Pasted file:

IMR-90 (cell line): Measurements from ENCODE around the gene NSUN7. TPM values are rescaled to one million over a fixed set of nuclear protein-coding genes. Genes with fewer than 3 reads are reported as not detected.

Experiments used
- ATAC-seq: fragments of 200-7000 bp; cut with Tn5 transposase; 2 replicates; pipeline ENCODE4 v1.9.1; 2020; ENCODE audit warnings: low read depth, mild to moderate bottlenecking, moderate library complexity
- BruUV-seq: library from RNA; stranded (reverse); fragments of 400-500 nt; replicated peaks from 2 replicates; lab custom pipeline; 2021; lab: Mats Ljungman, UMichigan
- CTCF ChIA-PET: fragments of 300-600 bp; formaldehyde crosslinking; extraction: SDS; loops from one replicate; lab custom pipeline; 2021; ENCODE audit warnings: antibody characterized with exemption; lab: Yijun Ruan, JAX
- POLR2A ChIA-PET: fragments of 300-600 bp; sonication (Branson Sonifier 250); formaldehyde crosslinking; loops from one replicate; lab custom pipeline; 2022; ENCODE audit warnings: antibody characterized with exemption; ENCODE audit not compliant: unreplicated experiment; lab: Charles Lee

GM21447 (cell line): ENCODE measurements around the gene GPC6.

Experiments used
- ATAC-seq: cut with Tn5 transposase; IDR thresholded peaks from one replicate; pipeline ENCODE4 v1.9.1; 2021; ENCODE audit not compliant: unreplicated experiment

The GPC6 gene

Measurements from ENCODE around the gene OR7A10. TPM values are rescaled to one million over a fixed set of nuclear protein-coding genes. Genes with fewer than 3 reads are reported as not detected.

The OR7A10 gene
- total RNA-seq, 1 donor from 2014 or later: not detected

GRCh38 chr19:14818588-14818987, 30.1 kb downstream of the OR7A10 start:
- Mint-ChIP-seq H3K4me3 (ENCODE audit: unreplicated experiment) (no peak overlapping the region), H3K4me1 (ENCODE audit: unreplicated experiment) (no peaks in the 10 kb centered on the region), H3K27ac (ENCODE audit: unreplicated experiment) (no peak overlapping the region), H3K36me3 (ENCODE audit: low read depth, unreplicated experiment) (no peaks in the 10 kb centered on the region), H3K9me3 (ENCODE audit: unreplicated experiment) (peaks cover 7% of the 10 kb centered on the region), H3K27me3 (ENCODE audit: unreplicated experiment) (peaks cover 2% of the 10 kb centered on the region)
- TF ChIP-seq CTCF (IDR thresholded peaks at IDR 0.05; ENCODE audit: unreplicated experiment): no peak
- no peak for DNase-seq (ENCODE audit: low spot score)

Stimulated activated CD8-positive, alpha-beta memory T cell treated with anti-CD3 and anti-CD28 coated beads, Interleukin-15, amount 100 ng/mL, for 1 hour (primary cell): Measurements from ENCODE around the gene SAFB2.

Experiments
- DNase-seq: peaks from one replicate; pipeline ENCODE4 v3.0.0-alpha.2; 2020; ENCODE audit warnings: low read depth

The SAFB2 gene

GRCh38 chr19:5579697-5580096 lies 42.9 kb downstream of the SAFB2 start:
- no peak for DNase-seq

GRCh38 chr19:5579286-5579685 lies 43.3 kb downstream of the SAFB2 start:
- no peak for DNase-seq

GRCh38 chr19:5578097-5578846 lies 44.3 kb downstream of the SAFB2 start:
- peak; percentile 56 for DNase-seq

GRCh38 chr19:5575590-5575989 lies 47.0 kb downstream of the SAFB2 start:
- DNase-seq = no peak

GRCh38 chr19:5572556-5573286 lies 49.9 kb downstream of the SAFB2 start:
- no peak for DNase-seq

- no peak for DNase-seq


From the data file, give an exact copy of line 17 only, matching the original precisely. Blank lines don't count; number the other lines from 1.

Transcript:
- no peak for DNase-seq (ENCODE audit: low spot score)